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About our housing research
Savanta ComRes interviewed 1,207 working age disabled adults (18-64) in the UK from 17 to 21 February 2022 about their experiences in the previous 12 months.
Data were weighted to be nationally representative of working age disabled adults in the UK by age, gender and region. Survey boosts were conducted for respondents living in Wales, Scotland and Northern Ireland, to ensure sample sizes sufficient for analysis.
- * 523 people had housing accessibility needs at the time of the survey: they responded that they had had adaptations or needed them. For more see the next three sections directly below.
Key survey question and calculation
43% of working-age disabled respondents had adaptations to their home or still need them.
Q: Have you had adaptations made to your home to make it more accessible for you?
- Yes, financed by me or my family / friends (19%).
- Yes, financed by the Disabled Facilities Grant (11%).
- No, but I require adaptations to make it more accessible (13%).
- I don’t have accessibility needs (57%).
More on the key calculations
The UK population of working-age disabled people in Jul-Sep 2022 (latest figures available) was 9,329,000.
More than four in ten (43%) working-age disabled respondents had adaptations to their home or still need them: This equates to just over 4 million people in all types of housing ownership (4,011,000).
Of the people who needed or still need home adaptations, one in four (25%) say it’s difficult to get into their own homes easily. This equates to just over 1 million people (1,003,000).
More stats from working-age disabled respondents with housing accessibility needs (those who needed or still need home adaptations)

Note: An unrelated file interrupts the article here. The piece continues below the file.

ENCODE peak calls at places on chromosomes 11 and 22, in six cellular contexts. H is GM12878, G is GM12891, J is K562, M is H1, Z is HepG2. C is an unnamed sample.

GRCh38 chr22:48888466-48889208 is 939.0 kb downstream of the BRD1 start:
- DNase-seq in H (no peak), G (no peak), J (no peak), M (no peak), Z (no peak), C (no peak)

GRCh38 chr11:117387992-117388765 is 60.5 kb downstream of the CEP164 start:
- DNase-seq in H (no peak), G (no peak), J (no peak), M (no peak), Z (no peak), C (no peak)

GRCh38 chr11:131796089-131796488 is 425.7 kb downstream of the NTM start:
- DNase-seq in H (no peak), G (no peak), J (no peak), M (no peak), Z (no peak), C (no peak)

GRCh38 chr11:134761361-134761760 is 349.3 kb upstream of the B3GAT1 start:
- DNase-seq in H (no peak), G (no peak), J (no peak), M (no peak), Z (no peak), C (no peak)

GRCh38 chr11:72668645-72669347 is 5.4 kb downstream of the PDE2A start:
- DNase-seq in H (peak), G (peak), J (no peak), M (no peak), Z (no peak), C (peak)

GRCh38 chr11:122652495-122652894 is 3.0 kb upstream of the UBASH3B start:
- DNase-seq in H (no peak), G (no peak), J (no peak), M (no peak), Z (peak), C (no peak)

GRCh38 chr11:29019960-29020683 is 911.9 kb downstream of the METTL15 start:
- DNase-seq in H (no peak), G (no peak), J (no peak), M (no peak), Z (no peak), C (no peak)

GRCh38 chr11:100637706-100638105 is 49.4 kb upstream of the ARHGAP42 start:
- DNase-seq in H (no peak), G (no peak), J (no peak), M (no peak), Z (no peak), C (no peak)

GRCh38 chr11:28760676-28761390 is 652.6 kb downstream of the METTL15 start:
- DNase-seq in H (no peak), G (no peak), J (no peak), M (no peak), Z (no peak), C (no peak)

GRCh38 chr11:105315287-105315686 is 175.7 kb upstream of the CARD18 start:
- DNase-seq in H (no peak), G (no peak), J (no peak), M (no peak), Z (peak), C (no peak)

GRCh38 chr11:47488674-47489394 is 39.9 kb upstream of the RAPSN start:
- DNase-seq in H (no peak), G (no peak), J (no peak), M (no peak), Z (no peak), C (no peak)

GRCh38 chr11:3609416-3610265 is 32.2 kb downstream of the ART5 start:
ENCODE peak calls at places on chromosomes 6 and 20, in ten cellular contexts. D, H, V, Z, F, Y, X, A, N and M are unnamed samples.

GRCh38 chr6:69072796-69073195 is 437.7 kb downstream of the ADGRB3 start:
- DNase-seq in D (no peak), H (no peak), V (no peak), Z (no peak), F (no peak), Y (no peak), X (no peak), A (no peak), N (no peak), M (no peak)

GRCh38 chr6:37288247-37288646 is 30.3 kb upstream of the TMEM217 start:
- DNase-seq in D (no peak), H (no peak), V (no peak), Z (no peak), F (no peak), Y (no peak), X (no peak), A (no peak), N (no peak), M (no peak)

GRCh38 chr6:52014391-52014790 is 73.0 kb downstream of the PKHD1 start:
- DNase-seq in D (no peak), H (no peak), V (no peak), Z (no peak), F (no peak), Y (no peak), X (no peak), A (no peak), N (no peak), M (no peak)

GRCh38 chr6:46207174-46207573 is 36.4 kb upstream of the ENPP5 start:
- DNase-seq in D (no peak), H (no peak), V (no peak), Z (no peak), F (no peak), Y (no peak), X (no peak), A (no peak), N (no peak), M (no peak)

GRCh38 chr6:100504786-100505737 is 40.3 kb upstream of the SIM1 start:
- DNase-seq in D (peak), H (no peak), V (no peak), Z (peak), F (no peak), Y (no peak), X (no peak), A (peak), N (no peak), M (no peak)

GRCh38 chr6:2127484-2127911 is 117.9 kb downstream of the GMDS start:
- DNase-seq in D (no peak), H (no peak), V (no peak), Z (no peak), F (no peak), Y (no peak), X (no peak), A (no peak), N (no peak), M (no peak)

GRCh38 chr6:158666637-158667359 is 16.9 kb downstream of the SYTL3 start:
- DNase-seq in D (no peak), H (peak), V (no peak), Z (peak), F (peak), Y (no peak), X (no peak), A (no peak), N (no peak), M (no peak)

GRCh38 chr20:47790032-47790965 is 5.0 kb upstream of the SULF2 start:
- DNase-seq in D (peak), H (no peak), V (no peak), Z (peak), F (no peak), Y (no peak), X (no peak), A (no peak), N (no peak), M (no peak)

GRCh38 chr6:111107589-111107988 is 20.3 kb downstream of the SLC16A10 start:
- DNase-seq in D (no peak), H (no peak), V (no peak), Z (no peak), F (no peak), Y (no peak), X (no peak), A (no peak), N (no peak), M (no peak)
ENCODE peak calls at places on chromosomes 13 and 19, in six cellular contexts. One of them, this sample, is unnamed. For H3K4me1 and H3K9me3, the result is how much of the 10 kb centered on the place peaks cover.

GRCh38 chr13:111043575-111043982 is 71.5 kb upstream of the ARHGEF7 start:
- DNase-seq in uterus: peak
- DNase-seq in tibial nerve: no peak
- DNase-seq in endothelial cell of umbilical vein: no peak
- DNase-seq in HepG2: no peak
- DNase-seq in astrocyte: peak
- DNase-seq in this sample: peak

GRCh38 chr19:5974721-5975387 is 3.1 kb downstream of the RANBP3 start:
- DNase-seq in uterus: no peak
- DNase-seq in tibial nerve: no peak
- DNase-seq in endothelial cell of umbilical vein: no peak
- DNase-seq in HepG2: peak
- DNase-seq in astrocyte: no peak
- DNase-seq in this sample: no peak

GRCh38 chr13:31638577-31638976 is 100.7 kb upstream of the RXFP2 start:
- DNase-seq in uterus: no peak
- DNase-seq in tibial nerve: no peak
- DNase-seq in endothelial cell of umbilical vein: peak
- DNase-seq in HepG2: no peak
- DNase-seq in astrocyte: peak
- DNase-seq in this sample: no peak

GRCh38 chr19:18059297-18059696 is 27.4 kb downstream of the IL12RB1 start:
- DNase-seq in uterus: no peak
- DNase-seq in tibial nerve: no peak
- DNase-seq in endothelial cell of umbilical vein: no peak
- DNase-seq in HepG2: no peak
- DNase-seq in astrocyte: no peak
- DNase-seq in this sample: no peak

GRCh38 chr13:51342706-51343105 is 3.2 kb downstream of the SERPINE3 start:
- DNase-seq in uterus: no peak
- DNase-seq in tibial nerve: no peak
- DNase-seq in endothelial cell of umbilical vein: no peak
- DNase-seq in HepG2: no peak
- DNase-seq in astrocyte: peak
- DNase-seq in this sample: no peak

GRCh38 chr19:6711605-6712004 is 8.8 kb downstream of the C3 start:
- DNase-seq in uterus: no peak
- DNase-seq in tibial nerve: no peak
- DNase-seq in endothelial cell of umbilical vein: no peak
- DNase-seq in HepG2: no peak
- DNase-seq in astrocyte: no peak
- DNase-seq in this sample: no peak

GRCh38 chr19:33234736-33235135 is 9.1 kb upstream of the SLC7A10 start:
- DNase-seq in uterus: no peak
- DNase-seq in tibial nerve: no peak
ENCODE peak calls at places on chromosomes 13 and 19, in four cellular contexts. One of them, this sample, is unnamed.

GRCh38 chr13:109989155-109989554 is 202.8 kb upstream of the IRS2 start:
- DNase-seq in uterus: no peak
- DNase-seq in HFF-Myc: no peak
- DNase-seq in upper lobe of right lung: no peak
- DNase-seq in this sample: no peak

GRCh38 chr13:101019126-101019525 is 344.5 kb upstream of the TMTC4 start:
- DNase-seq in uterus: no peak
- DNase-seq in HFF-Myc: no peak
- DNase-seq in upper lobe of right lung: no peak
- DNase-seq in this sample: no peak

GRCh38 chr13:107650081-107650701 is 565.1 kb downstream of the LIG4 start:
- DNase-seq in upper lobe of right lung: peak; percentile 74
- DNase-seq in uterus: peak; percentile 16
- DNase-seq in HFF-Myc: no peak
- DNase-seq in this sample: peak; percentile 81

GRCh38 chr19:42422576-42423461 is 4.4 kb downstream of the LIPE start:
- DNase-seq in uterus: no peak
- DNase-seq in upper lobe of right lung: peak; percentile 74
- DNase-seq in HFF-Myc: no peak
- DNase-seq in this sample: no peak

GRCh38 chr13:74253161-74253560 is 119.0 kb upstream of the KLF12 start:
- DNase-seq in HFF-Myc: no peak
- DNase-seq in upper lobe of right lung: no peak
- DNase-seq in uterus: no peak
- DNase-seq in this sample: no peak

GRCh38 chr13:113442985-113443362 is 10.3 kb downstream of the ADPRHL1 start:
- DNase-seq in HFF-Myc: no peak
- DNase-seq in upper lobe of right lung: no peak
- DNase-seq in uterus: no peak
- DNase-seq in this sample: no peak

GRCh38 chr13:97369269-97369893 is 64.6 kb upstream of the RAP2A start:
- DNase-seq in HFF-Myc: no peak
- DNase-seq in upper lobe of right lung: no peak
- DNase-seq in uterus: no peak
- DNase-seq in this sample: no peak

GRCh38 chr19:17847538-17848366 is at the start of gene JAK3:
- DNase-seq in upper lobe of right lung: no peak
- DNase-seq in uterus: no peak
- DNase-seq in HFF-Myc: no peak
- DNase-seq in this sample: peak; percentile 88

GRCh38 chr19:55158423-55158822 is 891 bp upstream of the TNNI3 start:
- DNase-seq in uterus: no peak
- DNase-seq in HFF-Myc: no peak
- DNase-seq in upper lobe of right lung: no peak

More than half (57%) of all disabled respondents say it’s difficult to take a bath or shower. The figure rises to three out of four (75%) people with conditions affecting mobility or movement. Four out of ten (40%) disabled respondents find it difficult to use the bathroom in their own home.
53% of all disabled respondents face difficulty using the stairs safely, rising to seven out of ten (70%) people with mobility-related conditions. Nearly a quarter (23%) of all disabled adults find it difficult to access their kitchens.
Three in ten disabled respondents face difficulties sleeping in their own room rather than another room (31%), with roughly the same number of people finding it difficult controlling their heating (29%).
The government commitment to make homes “accessible and adaptable”
In summer 2022 the government made a commitment in a housing consultation (page last updated 29/07/22 and accessed 01/12/22): they proposed that the minimum standard for new, planned homes should be that they are “accessible and adaptable” (also known as category 2) homes and not just visitable (category 1) as it currently is now. However, there is no date for the introduction of this new commitment.
London is one of the few places in the UK with a target for the number of wheelchair accessible properties (also known as category 3 homes). First introduced in 2004, a minimum of 10% of planned properties must meet this standard. There are no national targets for the number of wheelchair accessible properties.
Survey response: major consequences for those struggling to find their accessible home
The Leonard Cheshire survey also showed: people who have difficulty finding accessible homes face severe consequences, with almost one in four (23%) unable to leave the house independently and three in ten (29%) unable to work.